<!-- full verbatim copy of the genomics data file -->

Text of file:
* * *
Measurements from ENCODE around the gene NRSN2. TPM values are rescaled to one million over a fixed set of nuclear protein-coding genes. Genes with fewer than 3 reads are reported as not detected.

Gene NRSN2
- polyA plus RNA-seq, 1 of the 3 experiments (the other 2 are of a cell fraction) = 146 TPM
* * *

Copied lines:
Measurements from ENCODE around the gene NRSN2. TPM values are rescaled to one million over a fixed set of nuclear protein-coding genes. Genes with fewer than 3 reads are reported as not detected.

Gene NRSN2
- polyA plus RNA-seq, 1 of the 3 experiments (the other 2 are of a cell fraction) = 146 TPM